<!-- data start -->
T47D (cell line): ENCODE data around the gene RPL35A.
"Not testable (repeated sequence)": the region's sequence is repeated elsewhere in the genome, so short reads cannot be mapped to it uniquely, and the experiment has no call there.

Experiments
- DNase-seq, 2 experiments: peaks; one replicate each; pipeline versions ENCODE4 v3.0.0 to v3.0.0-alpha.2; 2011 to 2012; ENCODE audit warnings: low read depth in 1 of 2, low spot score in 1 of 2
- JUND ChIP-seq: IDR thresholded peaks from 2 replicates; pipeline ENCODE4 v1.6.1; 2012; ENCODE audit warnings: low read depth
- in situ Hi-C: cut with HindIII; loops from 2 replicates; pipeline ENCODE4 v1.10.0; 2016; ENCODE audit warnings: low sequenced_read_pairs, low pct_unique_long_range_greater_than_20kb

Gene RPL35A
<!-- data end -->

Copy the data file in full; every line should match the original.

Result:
T47D (cell line): ENCODE data around the gene RPL35A.
"Not testable (repeated sequence)": the region's sequence is repeated elsewhere in the genome, so short reads cannot be mapped to it uniquely, and the experiment has no call there.

Experiments
- DNase-seq, 2 experiments: peaks; one replicate each; pipeline versions ENCODE4 v3.0.0 to v3.0.0-alpha.2; 2011 to 2012; ENCODE audit warnings: low read depth in 1 of 2, low spot score in 1 of 2
- JUND ChIP-seq: IDR thresholded peaks from 2 replicates; pipeline ENCODE4 v1.6.1; 2012; ENCODE audit warnings: low read depth
- in situ Hi-C: cut with HindIII; loops from 2 replicates; pipeline ENCODE4 v1.10.0; 2016; ENCODE audit warnings: low sequenced_read_pairs, low pct_unique_long_range_greater_than_20kb

Gene RPL35A